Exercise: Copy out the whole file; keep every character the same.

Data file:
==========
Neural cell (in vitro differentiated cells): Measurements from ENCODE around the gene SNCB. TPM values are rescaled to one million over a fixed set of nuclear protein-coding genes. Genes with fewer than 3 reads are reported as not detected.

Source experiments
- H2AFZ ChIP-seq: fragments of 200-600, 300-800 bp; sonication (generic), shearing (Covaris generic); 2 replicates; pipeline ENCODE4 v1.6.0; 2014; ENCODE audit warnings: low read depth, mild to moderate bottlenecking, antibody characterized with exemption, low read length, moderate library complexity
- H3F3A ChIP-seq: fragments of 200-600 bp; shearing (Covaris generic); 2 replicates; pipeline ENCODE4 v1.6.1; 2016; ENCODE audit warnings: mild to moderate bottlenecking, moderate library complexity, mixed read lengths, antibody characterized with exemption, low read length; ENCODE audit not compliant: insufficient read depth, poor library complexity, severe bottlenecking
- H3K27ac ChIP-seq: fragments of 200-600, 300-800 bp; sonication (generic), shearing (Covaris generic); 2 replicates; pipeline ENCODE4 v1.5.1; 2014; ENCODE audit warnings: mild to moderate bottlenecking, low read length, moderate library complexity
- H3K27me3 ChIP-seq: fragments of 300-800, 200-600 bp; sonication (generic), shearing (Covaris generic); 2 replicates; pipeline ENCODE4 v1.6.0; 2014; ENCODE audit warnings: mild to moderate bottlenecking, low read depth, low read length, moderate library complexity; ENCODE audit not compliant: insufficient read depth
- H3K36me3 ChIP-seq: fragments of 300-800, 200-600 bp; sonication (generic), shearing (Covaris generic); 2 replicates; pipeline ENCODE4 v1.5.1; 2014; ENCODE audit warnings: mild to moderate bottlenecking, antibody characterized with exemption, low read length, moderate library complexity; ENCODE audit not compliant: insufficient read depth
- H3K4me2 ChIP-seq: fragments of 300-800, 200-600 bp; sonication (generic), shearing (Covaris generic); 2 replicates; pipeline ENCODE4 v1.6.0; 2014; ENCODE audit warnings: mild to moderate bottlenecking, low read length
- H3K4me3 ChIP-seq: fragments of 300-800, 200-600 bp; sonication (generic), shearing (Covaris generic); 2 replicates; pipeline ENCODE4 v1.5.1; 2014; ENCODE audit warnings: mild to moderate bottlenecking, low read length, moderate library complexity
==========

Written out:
Neural cell (in vitro differentiated cells): Measurements from ENCODE around the gene SNCB. TPM values are rescaled to one million over a fixed set of nuclear protein-coding genes. Genes with fewer than 3 reads are reported as not detected.

Source experiments
- H2AFZ ChIP-seq: fragments of 200-600, 300-800 bp; sonication (generic), shearing (Covaris generic); 2 replicates; pipeline ENCODE4 v1.6.0; 2014; ENCODE audit warnings: low read depth, mild to moderate bottlenecking, antibody characterized with exemption, low read length, moderate library complexity
- H3F3A ChIP-seq: fragments of 200-600 bp; shearing (Covaris generic); 2 replicates; pipeline ENCODE4 v1.6.1; 2016; ENCODE audit warnings: mild to moderate bottlenecking, moderate library complexity, mixed read lengths, antibody characterized with exemption, low read length; ENCODE audit not compliant: insufficient read depth, poor library complexity, severe bottlenecking
- H3K27ac ChIP-seq: fragments of 200-600, 300-800 bp; sonication (generic), shearing (Covaris generic); 2 replicates; pipeline ENCODE4 v1.5.1; 2014; ENCODE audit warnings: mild to moderate bottlenecking, low read length, moderate library complexity
- H3K27me3 ChIP-seq: fragments of 300-800, 200-600 bp; sonication (generic), shearing (Covaris generic); 2 replicates; pipeline ENCODE4 v1.6.0; 2014; ENCODE audit warnings: mild to moderate bottlenecking, low read depth, low read length, moderate library complexity; ENCODE audit not compliant: insufficient read depth
- H3K36me3 ChIP-seq: fragments of 300-800, 200-600 bp; sonication (generic), shearing (Covaris generic); 2 replicates; pipeline ENCODE4 v1.5.1; 2014; ENCODE audit warnings: mild to moderate bottlenecking, antibody characterized with exemption, low read length, moderate library complexity; ENCODE audit not compliant: insufficient read depth
- H3K4me2 ChIP-seq: fragments of 300-800, 200-600 bp; sonication (generic), shearing (Covaris generic); 2 replicates; pipeline ENCODE4 v1.6.0; 2014; ENCODE audit warnings: mild to moderate bottlenecking, low read length
- H3K4me3 ChIP-seq: fragments of 300-800, 200-600 bp; sonication (generic), shearing (Covaris generic); 2 replicates; pipeline ENCODE4 v1.5.1; 2014; ENCODE audit warnings: mild to moderate bottlenecking, low read length, moderate library complexity